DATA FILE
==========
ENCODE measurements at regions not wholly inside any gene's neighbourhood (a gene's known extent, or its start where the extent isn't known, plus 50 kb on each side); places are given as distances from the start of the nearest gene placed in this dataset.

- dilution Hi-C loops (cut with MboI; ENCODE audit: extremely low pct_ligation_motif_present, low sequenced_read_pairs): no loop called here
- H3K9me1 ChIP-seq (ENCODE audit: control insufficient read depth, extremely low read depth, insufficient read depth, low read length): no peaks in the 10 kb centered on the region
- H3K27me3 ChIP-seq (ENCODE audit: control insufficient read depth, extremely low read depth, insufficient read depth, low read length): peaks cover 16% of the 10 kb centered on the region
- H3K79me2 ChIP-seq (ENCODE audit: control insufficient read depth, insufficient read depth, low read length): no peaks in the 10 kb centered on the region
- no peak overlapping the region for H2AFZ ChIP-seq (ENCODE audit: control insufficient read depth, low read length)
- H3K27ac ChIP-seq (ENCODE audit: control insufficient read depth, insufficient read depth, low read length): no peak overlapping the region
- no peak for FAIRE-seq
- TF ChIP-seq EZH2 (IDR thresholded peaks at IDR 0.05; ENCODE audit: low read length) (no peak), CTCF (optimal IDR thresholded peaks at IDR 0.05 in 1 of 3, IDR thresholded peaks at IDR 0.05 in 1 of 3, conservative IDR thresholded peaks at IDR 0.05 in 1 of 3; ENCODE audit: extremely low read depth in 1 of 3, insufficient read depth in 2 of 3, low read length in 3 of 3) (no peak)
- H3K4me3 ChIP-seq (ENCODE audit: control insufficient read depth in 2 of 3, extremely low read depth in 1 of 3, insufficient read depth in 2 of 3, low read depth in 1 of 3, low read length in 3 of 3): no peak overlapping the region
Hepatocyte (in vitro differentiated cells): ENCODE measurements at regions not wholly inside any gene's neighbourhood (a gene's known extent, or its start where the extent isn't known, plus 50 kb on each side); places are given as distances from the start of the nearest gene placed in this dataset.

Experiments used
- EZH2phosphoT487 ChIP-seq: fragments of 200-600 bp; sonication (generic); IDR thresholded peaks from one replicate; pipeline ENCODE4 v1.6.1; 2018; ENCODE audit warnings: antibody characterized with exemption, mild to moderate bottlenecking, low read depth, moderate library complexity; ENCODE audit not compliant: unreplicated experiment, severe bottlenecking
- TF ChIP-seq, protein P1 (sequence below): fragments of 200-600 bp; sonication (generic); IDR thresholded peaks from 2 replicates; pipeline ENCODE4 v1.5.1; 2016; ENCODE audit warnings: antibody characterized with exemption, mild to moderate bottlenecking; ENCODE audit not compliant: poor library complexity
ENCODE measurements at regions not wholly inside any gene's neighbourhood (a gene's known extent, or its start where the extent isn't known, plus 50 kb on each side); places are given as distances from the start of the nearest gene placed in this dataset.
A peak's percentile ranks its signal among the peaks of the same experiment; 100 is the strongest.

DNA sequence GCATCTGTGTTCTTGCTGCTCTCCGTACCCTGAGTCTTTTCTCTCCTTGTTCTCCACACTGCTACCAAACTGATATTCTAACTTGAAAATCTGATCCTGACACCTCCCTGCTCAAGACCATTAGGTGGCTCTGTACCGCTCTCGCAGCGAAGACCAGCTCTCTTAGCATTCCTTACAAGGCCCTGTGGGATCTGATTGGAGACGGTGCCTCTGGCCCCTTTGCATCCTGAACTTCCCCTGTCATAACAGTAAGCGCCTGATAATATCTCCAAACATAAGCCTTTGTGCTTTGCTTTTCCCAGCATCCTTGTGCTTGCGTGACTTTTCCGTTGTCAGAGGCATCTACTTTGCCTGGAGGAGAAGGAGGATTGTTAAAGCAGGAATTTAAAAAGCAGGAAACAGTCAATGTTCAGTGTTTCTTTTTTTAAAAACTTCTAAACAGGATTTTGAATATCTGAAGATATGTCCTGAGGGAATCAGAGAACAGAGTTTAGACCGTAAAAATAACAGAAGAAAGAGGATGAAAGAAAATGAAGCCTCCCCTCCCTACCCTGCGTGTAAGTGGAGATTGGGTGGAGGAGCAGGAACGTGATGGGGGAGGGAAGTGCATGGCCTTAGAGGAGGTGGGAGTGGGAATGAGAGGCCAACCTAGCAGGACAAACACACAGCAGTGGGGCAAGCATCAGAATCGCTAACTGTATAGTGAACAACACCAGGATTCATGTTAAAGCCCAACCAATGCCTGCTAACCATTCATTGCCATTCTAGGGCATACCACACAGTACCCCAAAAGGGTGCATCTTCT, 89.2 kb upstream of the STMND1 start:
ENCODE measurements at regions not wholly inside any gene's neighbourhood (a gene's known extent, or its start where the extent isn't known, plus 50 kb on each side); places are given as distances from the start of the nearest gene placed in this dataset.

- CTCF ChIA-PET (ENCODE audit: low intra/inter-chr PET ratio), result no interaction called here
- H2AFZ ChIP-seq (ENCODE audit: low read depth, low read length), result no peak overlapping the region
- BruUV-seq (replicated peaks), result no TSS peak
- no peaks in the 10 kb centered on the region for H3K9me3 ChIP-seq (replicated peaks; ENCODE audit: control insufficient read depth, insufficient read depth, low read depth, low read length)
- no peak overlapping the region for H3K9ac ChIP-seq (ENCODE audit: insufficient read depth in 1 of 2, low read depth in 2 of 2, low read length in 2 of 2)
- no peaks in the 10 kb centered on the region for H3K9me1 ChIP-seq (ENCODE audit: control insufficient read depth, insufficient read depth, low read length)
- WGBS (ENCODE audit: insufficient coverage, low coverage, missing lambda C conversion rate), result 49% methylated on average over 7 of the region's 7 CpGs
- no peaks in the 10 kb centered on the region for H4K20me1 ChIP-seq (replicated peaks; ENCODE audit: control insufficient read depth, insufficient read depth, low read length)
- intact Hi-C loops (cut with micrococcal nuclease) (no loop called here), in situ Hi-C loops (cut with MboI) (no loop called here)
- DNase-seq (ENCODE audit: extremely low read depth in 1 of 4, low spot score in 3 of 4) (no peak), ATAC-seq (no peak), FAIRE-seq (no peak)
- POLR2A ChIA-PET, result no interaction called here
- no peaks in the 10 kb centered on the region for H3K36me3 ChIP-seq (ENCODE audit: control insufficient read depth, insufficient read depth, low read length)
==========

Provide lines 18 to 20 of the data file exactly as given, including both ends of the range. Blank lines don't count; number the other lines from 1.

ENCODE measurements at regions not wholly inside any gene's neighbourhood (a gene's known extent, or its start where the extent isn't known, plus 50 kb on each side); places are given as distances from the start of the nearest gene placed in this dataset.

- CTCF ChIA-PET (ENCODE audit: low intra/inter-chr PET ratio), result no interaction called here
- H2AFZ ChIP-seq (ENCODE audit: low read depth, low read length), result no peak overlapping the region